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Shell Picks New CEO For Difficult Times

Lionel Laurent10.29.08, 2:00 PM ET

LONDON-Anglo-Dutch energy majorRoyal Dutch Shell picked a new chief executive on Wednesday, choosing current chief financial officer Peter Voser to guide the company through a major economic slowdown and declining demand for oil. 

Current CEO Jeroen van der Veer will step down in mid-2009, as announced back in 2007, leaving Voser with some big shoes to fill. Van der Veer was the first solo CEO of Royal Dutch Shell(nyse: RDSA – news – people ), and was appointed to lead the company just before the merger of Royal Dutch Petroleum and Shell Transport & Trading in 2005. 

“Peter has the experience, qualities and personal leadership to drive Shell forward, building on the strong position established by Jeroen van der Veer,” said Jorma Ollila, chairman of Shell. 

Voser was already one of the potential candidates back in 2007, when van der Veer announced his retirement, but there had been some hope that the head of North America, Linda Cook, would be announced as the company’s first female CEO. (See “Shell CEO To Step Down In 2009.”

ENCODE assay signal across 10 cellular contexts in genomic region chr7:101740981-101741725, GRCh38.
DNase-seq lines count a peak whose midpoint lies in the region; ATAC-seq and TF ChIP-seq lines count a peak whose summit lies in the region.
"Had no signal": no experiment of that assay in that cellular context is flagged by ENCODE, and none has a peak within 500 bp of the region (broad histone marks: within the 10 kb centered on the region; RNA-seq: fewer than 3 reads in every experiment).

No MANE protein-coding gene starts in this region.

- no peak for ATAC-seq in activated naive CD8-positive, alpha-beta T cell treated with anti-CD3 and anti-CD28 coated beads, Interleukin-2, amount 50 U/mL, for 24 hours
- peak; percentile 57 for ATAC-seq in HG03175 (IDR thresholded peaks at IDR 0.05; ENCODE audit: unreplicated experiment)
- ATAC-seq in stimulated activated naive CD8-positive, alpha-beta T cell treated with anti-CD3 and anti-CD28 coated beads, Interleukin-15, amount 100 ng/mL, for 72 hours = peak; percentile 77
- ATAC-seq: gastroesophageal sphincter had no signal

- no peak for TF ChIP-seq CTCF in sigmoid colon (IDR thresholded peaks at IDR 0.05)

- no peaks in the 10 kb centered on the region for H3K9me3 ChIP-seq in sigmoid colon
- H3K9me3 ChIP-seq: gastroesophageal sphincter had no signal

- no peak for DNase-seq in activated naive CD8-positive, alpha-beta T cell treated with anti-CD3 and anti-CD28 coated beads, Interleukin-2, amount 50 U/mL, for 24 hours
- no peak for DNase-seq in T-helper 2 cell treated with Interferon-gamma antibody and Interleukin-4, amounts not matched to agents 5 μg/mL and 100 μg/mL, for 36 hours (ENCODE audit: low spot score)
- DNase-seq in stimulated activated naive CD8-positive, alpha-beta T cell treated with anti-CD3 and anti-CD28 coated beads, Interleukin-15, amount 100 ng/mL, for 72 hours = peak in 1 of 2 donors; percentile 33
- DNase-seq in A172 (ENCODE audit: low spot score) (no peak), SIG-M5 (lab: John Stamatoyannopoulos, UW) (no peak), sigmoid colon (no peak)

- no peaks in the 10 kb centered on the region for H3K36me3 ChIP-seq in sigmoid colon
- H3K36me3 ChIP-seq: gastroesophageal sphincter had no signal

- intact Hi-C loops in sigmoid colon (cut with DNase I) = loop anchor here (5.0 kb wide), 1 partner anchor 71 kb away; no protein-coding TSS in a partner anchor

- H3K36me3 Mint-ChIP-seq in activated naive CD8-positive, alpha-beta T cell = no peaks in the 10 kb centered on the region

Shares of Royal Dutch Shell gained 9.2%, or 141 pence ($2.31), to 16.69 pounds ($27.41), in London on Wednesday. Rival BP (nyse: BP – news people ) gained 9.6%, to 505.75 pence ($8.31). 

The past few years have been volatile ones for Shell, with militant attacks in Nigeria disturbing production and the rising cost of exploration weighing on investment. But they have also been marked by buoyant demand and record oil prices: the unprecedented jump in oil prices this year to $147 helped Shell rake in $15.7 billion in replacement-cost profit for the first half of 2008, up 8.2% over the year. 

“Shell has done relatively many capital expenditures under Jeroen van der Veer,” said Peter Heijen, an analyst with Theodoor Gilissen. “I believe that has been the correct thing to do in a landscape of a tight supply-demand relationship in the future.” 

But it looks like the strong run of earnings growth may have peaked this year, as oil prices slip back to around $65 per barrel and recessionary fears put pressure on demand. The Organization for Petroleum-Exporting Countries has already acted to cut 1.5 million barrels’ worth of production, but it is tough to predict what situation Voser will inherit when he takes control.


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